Then, I saw something else. Several students were at the museum participating in field trips. A few of these students were in the dinosaur exhibit at the same time as Audrey and I. I had let Audrey slip her hand out of mine to explore on her own a bit. She crawled into a tunnel as a couple of students were crawling out. Upon seeing Audrey crawl inside, one girl (I'm guessing around nine-years-old) stayed behind. I heard her talking to Audrey, pointing out things Audrey could see if she crawled into different parts of the tunnel: a fish over here, a dragonfly there. I stepped back a bit, not wanting my presence to scare the girl away. As I watched the two of them interact, I was reminded of another innate ability we all seem to share, the want to help others smaller or younger than ourselves. I have seen it in the youngest of kids, my neighbor's three-year-old checking on Audrey after she's stumbled at the playground. Waiting for Audrey by the tunnel, it struck me that the presence of this innate ability is even more amazing than our need to test our boundaries - and that this very girl was once two and pressing her limits. As I watched the girl crawl out of the tunnel and run to rejoin her friends, I smiled and wished her mom could see her.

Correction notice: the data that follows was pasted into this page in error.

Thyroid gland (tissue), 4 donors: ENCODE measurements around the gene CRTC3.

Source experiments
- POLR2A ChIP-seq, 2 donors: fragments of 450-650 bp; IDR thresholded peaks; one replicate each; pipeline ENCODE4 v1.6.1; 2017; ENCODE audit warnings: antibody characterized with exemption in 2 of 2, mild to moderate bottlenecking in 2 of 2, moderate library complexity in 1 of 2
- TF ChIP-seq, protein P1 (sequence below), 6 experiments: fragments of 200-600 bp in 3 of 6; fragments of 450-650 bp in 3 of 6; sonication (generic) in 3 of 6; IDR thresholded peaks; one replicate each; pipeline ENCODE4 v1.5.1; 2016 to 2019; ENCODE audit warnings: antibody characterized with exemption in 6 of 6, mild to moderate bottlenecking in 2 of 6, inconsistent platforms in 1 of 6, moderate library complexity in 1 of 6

Tuesday, February 17, 2009

Sweet Storage

A few weeks ago, I snagged these cookie jars from a clearance shelf at Target. The glass and metal combo makes me think of old-fashioned soda shops and root beer floats. I thought they'd be perfect to store some of the supplies in my hopefully-sooner-to-be-organized-than-later workspace. (Nothings says "whimsy" like some funky cookie jars in your workspace, well, maybe some really yummy pretty cookies do). I also like their multi-functional nature. If I ever decide I have too much storage in my workspace (I know, seriously, what are the odds?), they can always find a home in my pantry or on the kitchen counter.